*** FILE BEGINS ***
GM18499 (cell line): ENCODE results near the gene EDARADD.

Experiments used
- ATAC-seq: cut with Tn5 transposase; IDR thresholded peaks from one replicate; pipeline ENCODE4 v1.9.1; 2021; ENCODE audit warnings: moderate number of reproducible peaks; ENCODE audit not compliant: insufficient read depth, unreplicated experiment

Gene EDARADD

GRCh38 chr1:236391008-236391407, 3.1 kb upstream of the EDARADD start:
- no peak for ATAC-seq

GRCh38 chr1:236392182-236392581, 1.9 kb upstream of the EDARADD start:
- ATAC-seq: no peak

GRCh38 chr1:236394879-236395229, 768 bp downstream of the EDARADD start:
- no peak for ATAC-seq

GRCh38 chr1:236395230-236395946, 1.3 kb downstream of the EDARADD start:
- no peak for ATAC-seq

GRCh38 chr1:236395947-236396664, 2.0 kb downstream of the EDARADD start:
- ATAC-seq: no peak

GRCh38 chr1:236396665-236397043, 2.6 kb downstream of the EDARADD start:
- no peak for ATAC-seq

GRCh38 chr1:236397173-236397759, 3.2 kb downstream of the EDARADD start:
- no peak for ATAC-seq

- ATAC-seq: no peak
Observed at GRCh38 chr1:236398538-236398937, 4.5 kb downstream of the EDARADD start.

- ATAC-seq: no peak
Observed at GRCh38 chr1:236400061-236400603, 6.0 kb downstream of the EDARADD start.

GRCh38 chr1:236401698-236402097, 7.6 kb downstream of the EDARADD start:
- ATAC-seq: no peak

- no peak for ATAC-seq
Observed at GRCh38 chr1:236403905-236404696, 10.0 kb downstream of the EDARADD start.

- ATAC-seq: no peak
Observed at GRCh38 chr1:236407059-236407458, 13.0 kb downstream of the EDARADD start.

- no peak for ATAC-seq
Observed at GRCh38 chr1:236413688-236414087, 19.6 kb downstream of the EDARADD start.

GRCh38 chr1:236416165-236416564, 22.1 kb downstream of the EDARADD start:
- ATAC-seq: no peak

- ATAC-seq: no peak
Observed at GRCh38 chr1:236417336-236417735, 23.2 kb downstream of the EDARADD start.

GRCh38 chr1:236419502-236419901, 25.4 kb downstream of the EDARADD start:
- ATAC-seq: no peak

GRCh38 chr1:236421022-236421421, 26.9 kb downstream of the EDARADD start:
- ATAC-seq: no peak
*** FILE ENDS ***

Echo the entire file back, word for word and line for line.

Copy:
GM18499 (cell line): ENCODE results near the gene EDARADD.

Experiments used
- ATAC-seq: cut with Tn5 transposase; IDR thresholded peaks from one replicate; pipeline ENCODE4 v1.9.1; 2021; ENCODE audit warnings: moderate number of reproducible peaks; ENCODE audit not compliant: insufficient read depth, unreplicated experiment

Gene EDARADD

GRCh38 chr1:236391008-236391407, 3.1 kb upstream of the EDARADD start:
- no peak for ATAC-seq

GRCh38 chr1:236392182-236392581, 1.9 kb upstream of the EDARADD start:
- ATAC-seq: no peak

GRCh38 chr1:236394879-236395229, 768 bp downstream of the EDARADD start:
- no peak for ATAC-seq

GRCh38 chr1:236395230-236395946, 1.3 kb downstream of the EDARADD start:
- no peak for ATAC-seq

GRCh38 chr1:236395947-236396664, 2.0 kb downstream of the EDARADD start:
- ATAC-seq: no peak

GRCh38 chr1:236396665-236397043, 2.6 kb downstream of the EDARADD start:
- no peak for ATAC-seq

GRCh38 chr1:236397173-236397759, 3.2 kb downstream of the EDARADD start:
- no peak for ATAC-seq

- ATAC-seq: no peak
Observed at GRCh38 chr1:236398538-236398937, 4.5 kb downstream of the EDARADD start.

- ATAC-seq: no peak
Observed at GRCh38 chr1:236400061-236400603, 6.0 kb downstream of the EDARADD start.

GRCh38 chr1:236401698-236402097, 7.6 kb downstream of the EDARADD start:
- ATAC-seq: no peak

- no peak for ATAC-seq
Observed at GRCh38 chr1:236403905-236404696, 10.0 kb downstream of the EDARADD start.

- ATAC-seq: no peak
Observed at GRCh38 chr1:236407059-236407458, 13.0 kb downstream of the EDARADD start.

- no peak for ATAC-seq
Observed at GRCh38 chr1:236413688-236414087, 19.6 kb downstream of the EDARADD start.

GRCh38 chr1:236416165-236416564, 22.1 kb downstream of the EDARADD start:
- ATAC-seq: no peak

- ATAC-seq: no peak
Observed at GRCh38 chr1:236417336-236417735, 23.2 kb downstream of the EDARADD start.

GRCh38 chr1:236419502-236419901, 25.4 kb downstream of the EDARADD start:
- ATAC-seq: no peak

GRCh38 chr1:236421022-236421421, 26.9 kb downstream of the EDARADD start:
- ATAC-seq: no peak